Langston Hughes

Choose a theme that runs through several of LH’s poems and discuss, being as specific as you can–quote from the poems.

38 Comments »

  1. dlpirraglia Said,

    April 10, 2010 @ 12:23 am

    Sadness is a recurring theme in many of Langston Hughes’ poems. However, it is the poems about depression and sadness that struck me as the most powerful poems in our reading selection, namely “Ballad of a Fortune Teller”, “Too Blue” and “Blues at Dawn”. I was overwhelmed by the emotion in these pieces and could not help but reread them over and over again. I found the rhyme scheme, repetitions and word choices to be extremely appropriate in conveying the overall tone of each poem and truly made each poem a joy to read. For instance, the ABCB DEFE rhyme scheme of “Ballad of a Fortune Teller” forces the reader to recite the lines slower and in a less sing-song manner, adding to its aloof tone. It was the rhyme scheme in “Too Blue” that also caught my attention. The irregularity in the rhymes almost made it feel as if it were a dialogue, someone plainly explaining to you just how depressed he is. Moreover, the use of sarcastic humor and nonchalant language in such a dark poem, such as “I wonder if/ One bullet would do?/As hars as my head is,/ I would probably take two”, also reminded of a conversation with a mentally unstable individual- someone who would find humor in suicide. Lastly, it was the repetition in “Blues at Dawn” that grabbed my attention. Hughes repeats the lines “I don’t are start thinking in the morning” and “I don’t remember in the morning”, promoting the idea that what happened in the speakers past is too painful to “think” or “remember” in the early hours of the day.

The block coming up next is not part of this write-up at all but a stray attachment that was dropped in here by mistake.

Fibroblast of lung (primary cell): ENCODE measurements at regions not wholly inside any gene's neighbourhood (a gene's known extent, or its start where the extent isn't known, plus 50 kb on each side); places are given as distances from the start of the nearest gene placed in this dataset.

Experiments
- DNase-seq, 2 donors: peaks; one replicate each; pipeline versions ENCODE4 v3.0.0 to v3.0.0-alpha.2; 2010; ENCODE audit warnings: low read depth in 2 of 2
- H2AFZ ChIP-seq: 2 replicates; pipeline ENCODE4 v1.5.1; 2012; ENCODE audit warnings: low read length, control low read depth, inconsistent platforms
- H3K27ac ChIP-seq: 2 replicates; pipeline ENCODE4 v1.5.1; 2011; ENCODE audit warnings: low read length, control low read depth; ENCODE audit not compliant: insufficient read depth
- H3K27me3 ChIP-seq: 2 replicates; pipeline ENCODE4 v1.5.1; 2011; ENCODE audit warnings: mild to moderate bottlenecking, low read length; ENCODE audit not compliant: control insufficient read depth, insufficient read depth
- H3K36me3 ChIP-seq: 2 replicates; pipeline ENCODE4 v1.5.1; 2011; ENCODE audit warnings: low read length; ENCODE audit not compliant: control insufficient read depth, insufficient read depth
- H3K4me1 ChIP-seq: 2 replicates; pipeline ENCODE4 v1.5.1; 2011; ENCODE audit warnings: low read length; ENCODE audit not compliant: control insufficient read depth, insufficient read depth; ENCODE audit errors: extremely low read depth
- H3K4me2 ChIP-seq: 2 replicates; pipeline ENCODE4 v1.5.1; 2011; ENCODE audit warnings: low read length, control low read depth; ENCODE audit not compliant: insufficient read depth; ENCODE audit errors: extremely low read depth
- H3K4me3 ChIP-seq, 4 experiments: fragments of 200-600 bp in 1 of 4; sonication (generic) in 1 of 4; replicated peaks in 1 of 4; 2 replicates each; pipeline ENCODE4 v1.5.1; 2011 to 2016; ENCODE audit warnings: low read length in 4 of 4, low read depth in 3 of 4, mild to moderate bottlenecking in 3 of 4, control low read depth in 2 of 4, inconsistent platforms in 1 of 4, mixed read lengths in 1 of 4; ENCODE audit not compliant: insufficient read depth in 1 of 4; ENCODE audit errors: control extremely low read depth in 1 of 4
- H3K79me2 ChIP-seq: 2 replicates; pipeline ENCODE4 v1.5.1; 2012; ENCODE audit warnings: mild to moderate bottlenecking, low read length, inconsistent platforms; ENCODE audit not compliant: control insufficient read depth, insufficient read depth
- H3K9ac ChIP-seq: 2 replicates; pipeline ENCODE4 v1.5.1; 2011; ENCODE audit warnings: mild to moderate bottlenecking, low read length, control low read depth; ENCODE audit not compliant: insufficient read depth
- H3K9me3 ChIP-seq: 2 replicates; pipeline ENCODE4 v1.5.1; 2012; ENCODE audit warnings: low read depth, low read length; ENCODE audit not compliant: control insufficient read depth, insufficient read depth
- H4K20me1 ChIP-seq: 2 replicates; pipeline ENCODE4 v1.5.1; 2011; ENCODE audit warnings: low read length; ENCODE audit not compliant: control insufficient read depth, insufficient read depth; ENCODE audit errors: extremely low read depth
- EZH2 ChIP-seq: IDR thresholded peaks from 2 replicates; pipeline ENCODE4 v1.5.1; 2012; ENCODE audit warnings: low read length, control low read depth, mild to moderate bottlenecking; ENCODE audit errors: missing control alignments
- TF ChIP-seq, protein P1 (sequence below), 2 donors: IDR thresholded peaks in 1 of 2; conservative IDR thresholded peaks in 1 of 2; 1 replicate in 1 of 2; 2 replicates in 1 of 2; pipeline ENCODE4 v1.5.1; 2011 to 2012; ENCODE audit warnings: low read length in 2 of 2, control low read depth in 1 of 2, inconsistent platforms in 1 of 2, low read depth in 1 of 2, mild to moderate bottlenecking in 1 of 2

2. avillanueva100 Said,

    April 10, 2010 @ 7:54 pm

    As we read many of Langston Hughes’ poems, the reader can see multiple ideas underlying each poem. While comparing many of these ideas, many common themes appear throughout the poems. One of these is the usage and importance of setting; the location where the poem is located is one of the most important pieces of information found in the poems. In poems such as “The Negro Speaks of Rivers,” “Theme for English B,” and “Negro” the reader can see this idea of location enforced.
    In “The Negro Speaks of Rivers,” Hughes begins this idea of setting and location. He generalizes the black population to sound as one individual, and creates this singular speaker that is supposed to represent all blacks throughout history in many of the world’s most famous rivers. The speaker has “bathed in the Euphrates when dawns were young” and built a “hut near the Congo” (lines 5-6). The speaker has also been to the Nile, and “raised the pyramids above it,” and to the Mississippi (line 7). But even with all these references of the different locations, the speaker shows that this is not the most important aspect of the poem, but that this culture has been throughout the “soul has grown deep like the rivers” due to everything they have been through (line 13). With this poem, Hughes uses location to show the depth of importance that the black community has had in history.